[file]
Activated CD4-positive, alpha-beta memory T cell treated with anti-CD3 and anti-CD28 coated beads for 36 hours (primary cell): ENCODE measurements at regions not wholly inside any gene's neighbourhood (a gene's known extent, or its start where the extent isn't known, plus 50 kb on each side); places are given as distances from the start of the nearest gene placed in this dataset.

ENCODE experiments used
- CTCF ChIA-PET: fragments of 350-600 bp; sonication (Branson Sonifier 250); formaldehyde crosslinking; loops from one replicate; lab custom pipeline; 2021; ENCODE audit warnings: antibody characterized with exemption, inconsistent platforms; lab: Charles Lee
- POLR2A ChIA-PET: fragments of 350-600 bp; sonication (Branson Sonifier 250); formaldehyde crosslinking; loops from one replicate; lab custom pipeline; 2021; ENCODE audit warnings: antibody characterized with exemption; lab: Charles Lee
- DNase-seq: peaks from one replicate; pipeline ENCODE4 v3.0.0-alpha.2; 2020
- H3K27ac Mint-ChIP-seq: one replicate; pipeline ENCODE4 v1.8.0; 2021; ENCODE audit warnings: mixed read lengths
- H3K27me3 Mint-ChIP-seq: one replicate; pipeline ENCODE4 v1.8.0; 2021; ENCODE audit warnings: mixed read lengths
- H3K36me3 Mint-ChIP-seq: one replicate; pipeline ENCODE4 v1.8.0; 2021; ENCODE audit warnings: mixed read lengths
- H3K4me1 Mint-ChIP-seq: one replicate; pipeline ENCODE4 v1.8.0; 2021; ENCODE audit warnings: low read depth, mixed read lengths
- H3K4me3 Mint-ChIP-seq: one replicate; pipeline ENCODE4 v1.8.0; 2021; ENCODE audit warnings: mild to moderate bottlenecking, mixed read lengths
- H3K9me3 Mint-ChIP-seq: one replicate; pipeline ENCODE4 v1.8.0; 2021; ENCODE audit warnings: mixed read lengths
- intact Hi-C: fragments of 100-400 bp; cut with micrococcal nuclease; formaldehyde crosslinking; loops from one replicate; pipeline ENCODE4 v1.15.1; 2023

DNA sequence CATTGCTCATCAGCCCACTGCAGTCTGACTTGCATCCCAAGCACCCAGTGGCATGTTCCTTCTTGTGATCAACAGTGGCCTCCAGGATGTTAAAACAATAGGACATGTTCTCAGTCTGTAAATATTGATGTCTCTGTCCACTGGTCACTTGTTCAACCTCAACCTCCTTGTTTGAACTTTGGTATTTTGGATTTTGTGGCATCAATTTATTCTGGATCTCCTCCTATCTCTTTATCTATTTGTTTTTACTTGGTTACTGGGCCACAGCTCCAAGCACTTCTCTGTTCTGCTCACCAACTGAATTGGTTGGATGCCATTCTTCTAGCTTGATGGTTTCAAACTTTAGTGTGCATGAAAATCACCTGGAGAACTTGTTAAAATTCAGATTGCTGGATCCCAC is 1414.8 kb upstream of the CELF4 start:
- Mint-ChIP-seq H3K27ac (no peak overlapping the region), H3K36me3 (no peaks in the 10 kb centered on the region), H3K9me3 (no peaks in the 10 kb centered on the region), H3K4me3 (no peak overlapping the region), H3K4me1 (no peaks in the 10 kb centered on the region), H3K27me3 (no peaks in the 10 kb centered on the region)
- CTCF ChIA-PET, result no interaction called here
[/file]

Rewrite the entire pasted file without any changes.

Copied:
Activated CD4-positive, alpha-beta memory T cell treated with anti-CD3 and anti-CD28 coated beads for 36 hours (primary cell): ENCODE measurements at regions not wholly inside any gene's neighbourhood (a gene's known extent, or its start where the extent isn't known, plus 50 kb on each side); places are given as distances from the start of the nearest gene placed in this dataset.

ENCODE experiments used
- CTCF ChIA-PET: fragments of 350-600 bp; sonication (Branson Sonifier 250); formaldehyde crosslinking; loops from one replicate; lab custom pipeline; 2021; ENCODE audit warnings: antibody characterized with exemption, inconsistent platforms; lab: Charles Lee
- POLR2A ChIA-PET: fragments of 350-600 bp; sonication (Branson Sonifier 250); formaldehyde crosslinking; loops from one replicate; lab custom pipeline; 2021; ENCODE audit warnings: antibody characterized with exemption; lab: Charles Lee
- DNase-seq: peaks from one replicate; pipeline ENCODE4 v3.0.0-alpha.2; 2020
- H3K27ac Mint-ChIP-seq: one replicate; pipeline ENCODE4 v1.8.0; 2021; ENCODE audit warnings: mixed read lengths
- H3K27me3 Mint-ChIP-seq: one replicate; pipeline ENCODE4 v1.8.0; 2021; ENCODE audit warnings: mixed read lengths
- H3K36me3 Mint-ChIP-seq: one replicate; pipeline ENCODE4 v1.8.0; 2021; ENCODE audit warnings: mixed read lengths
- H3K4me1 Mint-ChIP-seq: one replicate; pipeline ENCODE4 v1.8.0; 2021; ENCODE audit warnings: low read depth, mixed read lengths
- H3K4me3 Mint-ChIP-seq: one replicate; pipeline ENCODE4 v1.8.0; 2021; ENCODE audit warnings: mild to moderate bottlenecking, mixed read lengths
- H3K9me3 Mint-ChIP-seq: one replicate; pipeline ENCODE4 v1.8.0; 2021; ENCODE audit warnings: mixed read lengths
- intact Hi-C: fragments of 100-400 bp; cut with micrococcal nuclease; formaldehyde crosslinking; loops from one replicate; pipeline ENCODE4 v1.15.1; 2023

DNA sequence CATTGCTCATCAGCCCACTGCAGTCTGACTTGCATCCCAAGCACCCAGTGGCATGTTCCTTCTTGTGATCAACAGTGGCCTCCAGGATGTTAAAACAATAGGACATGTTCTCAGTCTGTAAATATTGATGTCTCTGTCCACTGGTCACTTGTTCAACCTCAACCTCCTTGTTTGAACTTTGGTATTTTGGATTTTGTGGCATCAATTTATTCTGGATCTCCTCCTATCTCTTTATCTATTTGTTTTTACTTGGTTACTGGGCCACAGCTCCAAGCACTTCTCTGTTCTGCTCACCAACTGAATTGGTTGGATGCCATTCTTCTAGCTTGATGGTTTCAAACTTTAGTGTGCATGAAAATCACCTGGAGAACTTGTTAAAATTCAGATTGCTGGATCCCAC is 1414.8 kb upstream of the CELF4 start:
- Mint-ChIP-seq H3K27ac (no peak overlapping the region), H3K36me3 (no peaks in the 10 kb centered on the region), H3K9me3 (no peaks in the 10 kb centered on the region), H3K4me3 (no peak overlapping the region), H3K4me1 (no peaks in the 10 kb centered on the region), H3K27me3 (no peaks in the 10 kb centered on the region)
- CTCF ChIA-PET, result no interaction called here